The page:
Laboratory Testing & General Mineral Processing Engineering

Laboratory Testing & General Mineral Processing Engineering 2017-04-04T06:57:51+00:00
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Processing Hematite Ore for Titanium Extraction (7 replies)

Bill Fraser
2 years ago
Bill Fraser 2 years ago

Please suggest the best route for processing and extracting iron content Fe 54% TiO2 12%, V 0.7%.

Can iron be separated before feeding to the electric arc furnace (EAF)? Can anybody tell if the base is Hematite, then can we go for reduction in Kiln for sponge iron. Morocco is rich in high titanium hematite deposits.

Can we reduce the ore and after separate the sponge by lims ,the rest of the slag will be treated for costly extraction of Titanium/Ti & Vanadium/V

Bob Mathias
2 years ago
Bob Mathias 2 years ago

Acid treatment to convert total Fe into iron chloride (soluble) followed by pyro-hydrolysis is one of the solutions. Becher process ( reduction and re-oxidation) is another process route.

You do however need to understand something about mineralogy, liberation, etc. to identify potential routes for testwork.

Understand mineral types, associations, typical grain sizes, etc.

The TiO2 and V content suggest a titanomagnetite ore. If so, it is likely that some of the Ti and all of the V are in solid solution in the titanomagnetite, and without intensive and expensive downstream treatment, will remain in the concentrate.

However that its a high value for Ti in this ore type and clearly some of the Ti is present as rutile or ilmenite.

Just in passing, is any iron present as silicate and in what proportions?

Depending upon the mineralogy, a number of options may be available allowing a marketable product of some kind.

Unfortunately, iron concentrates with high Ti contents is not attracting a premium - indeed now a penalty under most Chinese terms, and V is not valued anyway (the business for railway lines, where V rich steels are used - however did an attract premium a few years ago when Chinese railways were expanding).

John Koenig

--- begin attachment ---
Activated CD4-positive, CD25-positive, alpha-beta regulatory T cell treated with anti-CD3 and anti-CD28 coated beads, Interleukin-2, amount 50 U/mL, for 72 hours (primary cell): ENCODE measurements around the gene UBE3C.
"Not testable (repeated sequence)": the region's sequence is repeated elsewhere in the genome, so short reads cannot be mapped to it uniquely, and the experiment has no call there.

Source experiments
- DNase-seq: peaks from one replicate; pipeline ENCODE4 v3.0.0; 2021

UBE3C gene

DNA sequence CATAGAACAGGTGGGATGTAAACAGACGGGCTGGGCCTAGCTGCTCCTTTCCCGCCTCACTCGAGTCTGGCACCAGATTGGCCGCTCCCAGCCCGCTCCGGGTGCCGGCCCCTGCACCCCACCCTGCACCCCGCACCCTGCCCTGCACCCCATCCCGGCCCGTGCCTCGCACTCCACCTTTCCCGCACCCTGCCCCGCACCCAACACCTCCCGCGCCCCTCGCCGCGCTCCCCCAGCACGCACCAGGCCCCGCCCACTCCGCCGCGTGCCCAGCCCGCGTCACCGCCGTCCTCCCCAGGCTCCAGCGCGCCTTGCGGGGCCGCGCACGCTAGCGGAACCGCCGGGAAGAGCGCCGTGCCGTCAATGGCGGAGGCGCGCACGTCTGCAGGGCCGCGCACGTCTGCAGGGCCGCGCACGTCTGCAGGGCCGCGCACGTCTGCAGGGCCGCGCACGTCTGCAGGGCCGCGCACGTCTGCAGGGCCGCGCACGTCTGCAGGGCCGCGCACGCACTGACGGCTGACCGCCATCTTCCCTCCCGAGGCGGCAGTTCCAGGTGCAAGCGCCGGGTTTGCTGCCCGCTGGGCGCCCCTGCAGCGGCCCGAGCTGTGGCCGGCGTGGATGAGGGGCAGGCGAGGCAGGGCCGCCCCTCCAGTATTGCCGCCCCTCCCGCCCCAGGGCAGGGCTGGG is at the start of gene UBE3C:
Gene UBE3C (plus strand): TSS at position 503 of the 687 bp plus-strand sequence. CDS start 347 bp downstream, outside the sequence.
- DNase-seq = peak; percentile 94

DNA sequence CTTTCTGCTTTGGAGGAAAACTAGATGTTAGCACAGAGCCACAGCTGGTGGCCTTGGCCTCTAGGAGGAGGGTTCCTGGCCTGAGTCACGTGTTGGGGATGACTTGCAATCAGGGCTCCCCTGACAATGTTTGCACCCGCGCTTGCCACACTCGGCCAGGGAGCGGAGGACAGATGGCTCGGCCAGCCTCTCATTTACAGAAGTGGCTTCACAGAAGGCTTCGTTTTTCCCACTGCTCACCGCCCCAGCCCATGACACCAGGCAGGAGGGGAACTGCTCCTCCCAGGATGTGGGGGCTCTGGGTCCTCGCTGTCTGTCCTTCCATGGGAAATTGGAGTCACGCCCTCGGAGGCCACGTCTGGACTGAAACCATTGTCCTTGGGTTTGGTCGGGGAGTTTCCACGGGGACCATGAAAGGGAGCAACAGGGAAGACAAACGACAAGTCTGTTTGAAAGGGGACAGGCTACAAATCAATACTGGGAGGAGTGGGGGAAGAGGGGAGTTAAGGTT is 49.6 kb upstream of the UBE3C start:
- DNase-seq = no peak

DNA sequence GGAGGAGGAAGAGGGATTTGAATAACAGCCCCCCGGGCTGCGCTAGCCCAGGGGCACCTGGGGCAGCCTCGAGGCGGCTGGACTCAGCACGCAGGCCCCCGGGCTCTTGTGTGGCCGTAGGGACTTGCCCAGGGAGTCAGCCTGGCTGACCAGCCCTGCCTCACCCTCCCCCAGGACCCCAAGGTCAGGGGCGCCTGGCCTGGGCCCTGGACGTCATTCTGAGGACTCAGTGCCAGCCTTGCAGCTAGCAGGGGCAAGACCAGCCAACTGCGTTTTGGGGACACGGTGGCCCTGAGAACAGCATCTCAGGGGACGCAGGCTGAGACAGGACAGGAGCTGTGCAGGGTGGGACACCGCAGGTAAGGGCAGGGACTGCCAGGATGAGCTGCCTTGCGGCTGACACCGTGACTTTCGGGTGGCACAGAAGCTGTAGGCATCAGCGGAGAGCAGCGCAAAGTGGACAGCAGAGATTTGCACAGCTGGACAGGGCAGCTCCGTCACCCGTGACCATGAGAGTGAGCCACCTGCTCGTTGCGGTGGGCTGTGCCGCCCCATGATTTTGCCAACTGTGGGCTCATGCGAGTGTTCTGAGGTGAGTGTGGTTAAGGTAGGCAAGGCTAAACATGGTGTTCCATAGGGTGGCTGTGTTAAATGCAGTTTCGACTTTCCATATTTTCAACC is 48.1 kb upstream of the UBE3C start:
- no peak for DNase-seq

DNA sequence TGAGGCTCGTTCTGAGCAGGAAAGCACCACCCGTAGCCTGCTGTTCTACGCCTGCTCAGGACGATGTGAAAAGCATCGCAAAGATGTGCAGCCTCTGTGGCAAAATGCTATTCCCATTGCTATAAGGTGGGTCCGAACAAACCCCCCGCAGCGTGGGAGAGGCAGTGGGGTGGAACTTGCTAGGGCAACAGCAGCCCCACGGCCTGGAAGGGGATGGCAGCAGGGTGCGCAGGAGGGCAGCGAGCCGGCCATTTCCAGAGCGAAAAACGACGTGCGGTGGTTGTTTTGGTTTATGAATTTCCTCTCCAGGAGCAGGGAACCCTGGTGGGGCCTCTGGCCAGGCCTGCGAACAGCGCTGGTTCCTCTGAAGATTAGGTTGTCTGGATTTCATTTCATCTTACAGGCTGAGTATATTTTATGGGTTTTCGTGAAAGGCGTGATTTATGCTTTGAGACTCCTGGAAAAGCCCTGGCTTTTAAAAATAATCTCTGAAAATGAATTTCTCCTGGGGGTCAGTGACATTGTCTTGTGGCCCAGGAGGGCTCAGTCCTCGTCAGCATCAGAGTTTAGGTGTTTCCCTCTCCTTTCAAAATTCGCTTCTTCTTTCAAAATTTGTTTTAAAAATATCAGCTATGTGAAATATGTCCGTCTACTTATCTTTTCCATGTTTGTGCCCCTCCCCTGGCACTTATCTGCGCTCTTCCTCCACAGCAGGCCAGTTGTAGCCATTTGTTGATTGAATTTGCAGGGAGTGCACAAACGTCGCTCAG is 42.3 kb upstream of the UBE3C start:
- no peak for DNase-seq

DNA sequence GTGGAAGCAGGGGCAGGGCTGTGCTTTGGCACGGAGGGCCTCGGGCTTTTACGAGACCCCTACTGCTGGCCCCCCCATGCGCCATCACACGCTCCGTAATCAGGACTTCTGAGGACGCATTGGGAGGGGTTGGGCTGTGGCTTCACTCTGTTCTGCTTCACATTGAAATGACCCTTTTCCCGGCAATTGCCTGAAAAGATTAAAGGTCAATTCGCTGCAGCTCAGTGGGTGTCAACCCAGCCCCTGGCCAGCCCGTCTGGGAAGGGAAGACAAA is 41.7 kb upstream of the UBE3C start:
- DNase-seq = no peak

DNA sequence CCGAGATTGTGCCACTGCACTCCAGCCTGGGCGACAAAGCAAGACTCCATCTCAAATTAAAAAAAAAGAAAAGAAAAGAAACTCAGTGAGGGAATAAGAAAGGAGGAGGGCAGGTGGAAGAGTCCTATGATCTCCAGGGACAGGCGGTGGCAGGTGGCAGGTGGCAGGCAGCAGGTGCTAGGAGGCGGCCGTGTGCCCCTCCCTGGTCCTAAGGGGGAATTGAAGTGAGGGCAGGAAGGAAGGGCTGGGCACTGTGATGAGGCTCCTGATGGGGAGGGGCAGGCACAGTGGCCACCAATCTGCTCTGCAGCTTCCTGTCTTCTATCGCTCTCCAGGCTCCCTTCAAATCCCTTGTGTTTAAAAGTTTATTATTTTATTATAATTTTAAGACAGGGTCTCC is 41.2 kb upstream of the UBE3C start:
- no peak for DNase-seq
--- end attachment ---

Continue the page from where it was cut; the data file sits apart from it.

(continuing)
2 years ago
John Koenig 2 years ago

This is purely a case of chemical beneficiation. By knowing mineralogy, liberation size etc. physical beneficiation will be possible to produce titanium hematite concentrate but without liberation of pure Fe just like chromite concentrate which contains both chromium and iron. 

I know of two companies that pre-reduce the ore before smelting in an electric arc furnace. I have also worked on a project that tested a similar ore by the same method and the iron metal produced was acceptable. It requires a vanadium precipitation between the iron and steel plants.

Helena Russell
2 years ago
Helena Russell 2 years ago

Agree with that it seems a titano-magnetite ore. FeT seems a little bit low though. Best chance is to smelt it with or w/o pre-reduction.  Can you elaborate about the companies that pre-reduces the ore?. Vanadium can be separated from the melt by converting process.

John Koenig
2 years ago
John Koenig 2 years ago

Highveld Steel and Vanadium in South Africa and New Zealand Steel. South Africa has huge deposits of titanomagnetite mostly with some level of vanadium. The vanadium recovery keeps the business afloat as the cost of power vs say coal/coke is high. Pre-reduction is a must if you want to keep the power consumption down.

The slag is discarded. They developed a process to recover paint grade titanium but, the project was shelved. I am not sure if it was due to economics though, with the increase in TiO2 prices since that time, it may have become economic.

The titanium is in the metal and is only separated as a slag. Pre-reduction simply reduces the amount of oxygen in the feed to the EAF's.

Bill Fraser
2 years ago
Bill Fraser 2 years ago

Can iron be separated before feeding to the EAF. This may reduce the cost of smelting by early removal of iron.

John Koenig
2 years ago
John Koenig 2 years ago

I am afraid not. The titanomagnetites we have in South Africa have a Ti atom substituted into the magnetite crystal structure with a modified structure to accommodate the different valencies. So the only time you can separate is after smelting when all the ion are in liquid form. There is research on the actual mineralogy that shows this. Mintek in South Africa have a lot of experience in dealing with this type of ore.

Tony Verdeschi
2 years ago
Tony Verdeschi 2 years ago

VTM is, generally speaking, composed of hematite, magnetite, ilmenite, and ulvospinel. Depending on the source, the proportion can be significantly different. XRD can identify the mineralogy. XRF analysis, however, can be used to do that. For XRF, wet analysis for "FeO" is a must. If XRF is available, please post it.

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